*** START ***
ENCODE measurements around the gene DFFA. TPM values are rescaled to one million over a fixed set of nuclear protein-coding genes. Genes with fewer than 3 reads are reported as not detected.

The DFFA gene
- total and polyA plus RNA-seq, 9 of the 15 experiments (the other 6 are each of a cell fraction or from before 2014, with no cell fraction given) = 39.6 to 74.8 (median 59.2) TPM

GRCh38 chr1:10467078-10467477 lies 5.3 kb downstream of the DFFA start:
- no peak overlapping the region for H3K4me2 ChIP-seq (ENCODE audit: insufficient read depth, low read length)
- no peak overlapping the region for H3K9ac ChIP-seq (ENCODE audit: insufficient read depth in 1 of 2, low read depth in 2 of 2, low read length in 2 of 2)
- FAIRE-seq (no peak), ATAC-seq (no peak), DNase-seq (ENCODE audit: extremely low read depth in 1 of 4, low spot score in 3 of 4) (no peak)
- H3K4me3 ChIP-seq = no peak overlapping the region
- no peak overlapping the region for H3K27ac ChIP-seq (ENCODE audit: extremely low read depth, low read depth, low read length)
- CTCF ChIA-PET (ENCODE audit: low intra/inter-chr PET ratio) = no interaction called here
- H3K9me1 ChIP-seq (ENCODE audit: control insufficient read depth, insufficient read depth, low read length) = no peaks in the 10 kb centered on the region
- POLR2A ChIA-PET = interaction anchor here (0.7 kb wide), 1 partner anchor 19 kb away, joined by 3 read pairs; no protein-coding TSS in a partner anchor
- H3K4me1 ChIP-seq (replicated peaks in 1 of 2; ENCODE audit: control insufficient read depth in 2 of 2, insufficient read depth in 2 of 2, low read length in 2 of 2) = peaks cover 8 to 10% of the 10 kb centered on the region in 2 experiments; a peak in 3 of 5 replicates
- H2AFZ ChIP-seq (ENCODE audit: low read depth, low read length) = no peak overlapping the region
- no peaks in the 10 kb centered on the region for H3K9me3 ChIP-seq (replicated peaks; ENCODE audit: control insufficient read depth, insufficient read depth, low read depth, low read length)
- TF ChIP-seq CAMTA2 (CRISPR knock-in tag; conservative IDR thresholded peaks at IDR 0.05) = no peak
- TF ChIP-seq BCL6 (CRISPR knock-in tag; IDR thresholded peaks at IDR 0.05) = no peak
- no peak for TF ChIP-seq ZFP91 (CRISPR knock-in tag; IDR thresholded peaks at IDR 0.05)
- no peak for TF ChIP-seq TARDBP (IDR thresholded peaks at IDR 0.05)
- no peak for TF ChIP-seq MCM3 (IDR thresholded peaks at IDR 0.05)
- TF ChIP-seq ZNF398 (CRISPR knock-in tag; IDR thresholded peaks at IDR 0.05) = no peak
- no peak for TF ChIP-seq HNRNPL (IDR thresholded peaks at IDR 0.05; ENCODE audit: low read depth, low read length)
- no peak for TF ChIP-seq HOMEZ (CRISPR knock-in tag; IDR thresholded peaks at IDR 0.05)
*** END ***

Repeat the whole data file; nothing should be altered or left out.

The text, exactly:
ENCODE measurements around the gene DFFA. TPM values are rescaled to one million over a fixed set of nuclear protein-coding genes. Genes with fewer than 3 reads are reported as not detected.

The DFFA gene
- total and polyA plus RNA-seq, 9 of the 15 experiments (the other 6 are each of a cell fraction or from before 2014, with no cell fraction given) = 39.6 to 74.8 (median 59.2) TPM

GRCh38 chr1:10467078-10467477 lies 5.3 kb downstream of the DFFA start:
- no peak overlapping the region for H3K4me2 ChIP-seq (ENCODE audit: insufficient read depth, low read length)
- no peak overlapping the region for H3K9ac ChIP-seq (ENCODE audit: insufficient read depth in 1 of 2, low read depth in 2 of 2, low read length in 2 of 2)
- FAIRE-seq (no peak), ATAC-seq (no peak), DNase-seq (ENCODE audit: extremely low read depth in 1 of 4, low spot score in 3 of 4) (no peak)
- H3K4me3 ChIP-seq = no peak overlapping the region
- no peak overlapping the region for H3K27ac ChIP-seq (ENCODE audit: extremely low read depth, low read depth, low read length)
- CTCF ChIA-PET (ENCODE audit: low intra/inter-chr PET ratio) = no interaction called here
- H3K9me1 ChIP-seq (ENCODE audit: control insufficient read depth, insufficient read depth, low read length) = no peaks in the 10 kb centered on the region
- POLR2A ChIA-PET = interaction anchor here (0.7 kb wide), 1 partner anchor 19 kb away, joined by 3 read pairs; no protein-coding TSS in a partner anchor
- H3K4me1 ChIP-seq (replicated peaks in 1 of 2; ENCODE audit: control insufficient read depth in 2 of 2, insufficient read depth in 2 of 2, low read length in 2 of 2) = peaks cover 8 to 10% of the 10 kb centered on the region in 2 experiments; a peak in 3 of 5 replicates
- H2AFZ ChIP-seq (ENCODE audit: low read depth, low read length) = no peak overlapping the region
- no peaks in the 10 kb centered on the region for H3K9me3 ChIP-seq (replicated peaks; ENCODE audit: control insufficient read depth, insufficient read depth, low read depth, low read length)
- TF ChIP-seq CAMTA2 (CRISPR knock-in tag; conservative IDR thresholded peaks at IDR 0.05) = no peak
- TF ChIP-seq BCL6 (CRISPR knock-in tag; IDR thresholded peaks at IDR 0.05) = no peak
- no peak for TF ChIP-seq ZFP91 (CRISPR knock-in tag; IDR thresholded peaks at IDR 0.05)
- no peak for TF ChIP-seq TARDBP (IDR thresholded peaks at IDR 0.05)
- no peak for TF ChIP-seq MCM3 (IDR thresholded peaks at IDR 0.05)
- TF ChIP-seq ZNF398 (CRISPR knock-in tag; IDR thresholded peaks at IDR 0.05) = no peak
- no peak for TF ChIP-seq HNRNPL (IDR thresholded peaks at IDR 0.05; ENCODE audit: low read depth, low read length)
- no peak for TF ChIP-seq HOMEZ (CRISPR knock-in tag; IDR thresholded peaks at IDR 0.05)